LAS VEGAS – Manny Pacquiao’s swollen right hand, and Miguel Cotto’s bloody face told the entire story.
And based on the numbers, as provided to the media by CompuBox, it was quite difficult to imagine how the ex-champion from Puerto Rico survived 12 brutal rounds with the hard-punching Filipino ring icon.
Pacquiao, as busy on top of the ring as he is outside, threw a total of 780 punches and landed 336 of them for a respectable batting average of 43 percent. Yes, 336 punches landed in one night of boxing.
Cotto, whose left hook is as famous as Puerto Rican rum, baseball and its beauty queens, threw less punches, 597 in all, and landed only 172 for a dismal 29 percent.
Cotto won the jabs department, throwing them 297 times and connecting 79 of them. It was the first punch that landed in the opening seconds of the fight, and sent a good message.
In the eighth round, Cotto landed a jab that made Pacquiao’s head move like sombody pulled his hair from behind.
Pacquiao, who’s never really known for his right jab, threw 220 jabs and connected on 60 occasions. But it was really with the power punches that the left-handed slugger from Genereal Santos in Mindanao made a living.
Pacquiao threw 560 power punches and found its target like a guided missile. He landed 276 times, enough to send Cotto to the hospital after the fight for precautionary measures.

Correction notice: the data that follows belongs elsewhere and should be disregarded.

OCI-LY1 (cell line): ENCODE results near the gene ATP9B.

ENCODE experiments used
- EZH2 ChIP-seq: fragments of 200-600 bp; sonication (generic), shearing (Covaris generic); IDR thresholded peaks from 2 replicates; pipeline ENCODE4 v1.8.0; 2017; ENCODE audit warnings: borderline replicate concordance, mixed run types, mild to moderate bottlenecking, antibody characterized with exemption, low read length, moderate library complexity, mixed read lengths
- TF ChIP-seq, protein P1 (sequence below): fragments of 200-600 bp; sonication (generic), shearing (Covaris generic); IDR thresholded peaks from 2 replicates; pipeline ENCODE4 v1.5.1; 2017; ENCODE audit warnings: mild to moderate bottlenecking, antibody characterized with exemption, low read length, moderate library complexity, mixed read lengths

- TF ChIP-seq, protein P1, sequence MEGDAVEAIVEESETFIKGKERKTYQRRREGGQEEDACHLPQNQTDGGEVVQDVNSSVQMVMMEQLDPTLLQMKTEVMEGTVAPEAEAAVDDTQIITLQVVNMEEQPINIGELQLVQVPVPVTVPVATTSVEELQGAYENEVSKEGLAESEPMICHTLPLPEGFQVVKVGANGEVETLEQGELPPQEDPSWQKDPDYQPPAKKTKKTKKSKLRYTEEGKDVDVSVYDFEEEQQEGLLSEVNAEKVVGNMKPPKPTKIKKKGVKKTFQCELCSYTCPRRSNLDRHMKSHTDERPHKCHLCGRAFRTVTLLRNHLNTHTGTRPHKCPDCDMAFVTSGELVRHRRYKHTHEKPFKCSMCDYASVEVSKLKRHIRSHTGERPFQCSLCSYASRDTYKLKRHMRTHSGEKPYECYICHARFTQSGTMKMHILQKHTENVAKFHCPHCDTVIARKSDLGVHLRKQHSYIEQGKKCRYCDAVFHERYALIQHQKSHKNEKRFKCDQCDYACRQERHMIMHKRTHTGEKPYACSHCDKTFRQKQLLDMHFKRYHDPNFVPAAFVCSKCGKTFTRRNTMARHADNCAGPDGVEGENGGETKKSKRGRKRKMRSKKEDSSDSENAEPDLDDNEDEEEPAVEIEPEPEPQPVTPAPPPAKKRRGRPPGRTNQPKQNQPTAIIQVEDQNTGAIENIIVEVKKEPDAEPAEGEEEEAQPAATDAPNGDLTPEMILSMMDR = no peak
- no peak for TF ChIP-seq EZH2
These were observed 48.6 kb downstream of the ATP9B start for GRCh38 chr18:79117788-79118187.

Cotto, the younger, bigger and supposedly stronger fighter, let loose 300 power punches and hit Pacquiao, either to the head, the body or the arms, 93 times. His punches, any one of them, could have knocked out a lesser opponent.
But most of Cotto’s power punches were thrown in the first five rounds of the fight because from thereon he only managed to throw them in single digits until the end came with only 55 seconds left of the 12th and final round.
“We knew he was fast but he was a lot stronger than we thought,” said Cotto’s young trainer, Joe Santiago.
“I tried to bring all I can everytime for all the fans. But tonight didn’t go my way. The jabs I threw were landing but I didn’t protect myself,” said Cotto just minutes after the fight.
“The instruction was not to hurry so we were very careful in the early rounds. And I was trying to test his power that’s why I got hit. But when I started to control the fight I became more aggressive,” said Pacquiao.
“In the second round I was looking for the knockout that’s why I threw a lot of punches and I landed the right hook in the third round. I heard he was bigger than me. So I wanted to test his power. And his punches hurt,” he admitted.
Cotto was knocked down twice, once in the third and fourth rounds, and must have been ordered by his cornermen to stay away from trouble, and that means staying away from Pacquiao.
But it seemed inevitable for the fight to be cut short. Because after the last power punch thrown by Pacquiao, a left to Cotto’s head, referee Kenny Bayless had to step in between and put an end to the fight.